Overall, Mr. Tadlock is not only an interesting person but an excellent teacher. He’s been teaching since his first few years of college, and it seems to have stuck with him.

“His classes may be hard, but he pushes us to challenge ourselves,” Anatomy student Bailey Devore praised.

            “…And he always gives us the information to prepare ourselves for our tests. Like, everyone is given an equal opportunity to pass. He wants us to pass,” Olivia Ledford added.

            “I started thinking about it [teaching] in undergrad. I worked as tutor and I was a lab assistant during those years. You do a lot of teaching in those positions, and I guess that’s when I started thinking about it,” he responded after asked when the thought of teaching first began.

            “Do you really enjoy teaching or is it just a job for you? Be honest,” I asked.

            “[Laughs] Yeah, I actually enjoy teaching. If I didn’t, I‘d be doing something else I hope. It upsets me to think that there are teachers that don’t really care about what they are teaching or their students… I don’t really even have a favorite subject that I teach. There is something interesting in all of them. There are unique things I like about each, and I hope to share that interest with other students,” Mr. Tadlock responded.

            The bell rang, and no one seemed to avoid the class. A bunch of bright-eyed students, who were laughing and joking around, entered the room. Mr. Tadlock settled all of the students down, and pointed to a model of the heart.

            “I guess you all could call this place home because home is where the heart is,” he says as he snapped his fingers.



Not a Moment Falling “Flat”

By Cassie Brooks

          pictureThe teachers at University School are all integral parts of the working machine. A train, for example:  with English teachers working as the wheels churning the train to new knowledge through books and discussions; science teachers being train cars, each filled with new experiments and hands on learning; and math teachers as the coal, thinking up just how much energy is needed to push learning to the next level and into the future. On every train there must be “conductor” and this would have to be Dr. Borden.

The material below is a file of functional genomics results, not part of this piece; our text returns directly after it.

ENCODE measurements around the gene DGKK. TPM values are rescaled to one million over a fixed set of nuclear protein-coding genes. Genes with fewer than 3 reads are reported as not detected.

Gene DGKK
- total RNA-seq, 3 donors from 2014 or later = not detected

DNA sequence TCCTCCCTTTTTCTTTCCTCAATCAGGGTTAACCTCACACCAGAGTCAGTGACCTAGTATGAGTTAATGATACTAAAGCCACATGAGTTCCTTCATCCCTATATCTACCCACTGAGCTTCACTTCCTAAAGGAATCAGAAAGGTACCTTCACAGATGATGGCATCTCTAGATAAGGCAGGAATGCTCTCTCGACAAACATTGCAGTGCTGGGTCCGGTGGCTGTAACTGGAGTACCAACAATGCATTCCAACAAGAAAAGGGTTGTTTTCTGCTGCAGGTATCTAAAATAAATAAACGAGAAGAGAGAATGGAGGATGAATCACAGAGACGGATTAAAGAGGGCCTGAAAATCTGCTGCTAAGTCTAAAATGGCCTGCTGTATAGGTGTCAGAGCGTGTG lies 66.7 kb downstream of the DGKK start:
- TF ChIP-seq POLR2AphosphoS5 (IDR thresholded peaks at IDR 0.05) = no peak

Dr. Borden has played a big part in making University School what it is today. His knowledge of the school will amaze anyone. He can regale anyone with a long list of University School directors past and explain how each impacted the school differently. He is a staple here. Senior Cassie Brooks recalled, “I remember sitting in the back seat of an ETSU van driving back to University School from All State in Memphis. It was a really long drive and Dr. Borden was able to fill all of it with stories about what all has happened at UH and some of the students who have walked down its halls.”

          Dr. Borden is amazing at what he does. He can take young middle schoolers, hand them an instrument, and a few years later, he can have them playing in a full orchestra. He can begin the school year with a group of 30 choral students who do not know the difference between a sharp and a flat, and by the year’s second semester, he has trained this same group of students to sight read a brand new piece of music mere minutes after receiving it. He can be faced with a theatre student who is scared of even talking in front of just a few other students, and by the end of year performance, he has this student strutting her stuff on stage with new found confidence that the student never knew she was capable of. “I used to play bari sax in band with Dr. Borden and I could keep up with the band just fine, but when I joined choir, I had no idea what I was doing. I had a hard time reading the base clef music for the life of me, but I’ve now gotten to the point that I actually know what I am being told to do in the music. It has really helped me with my confidence when singing,” said junior Jarod Smith about what Dr. Borden has taught him.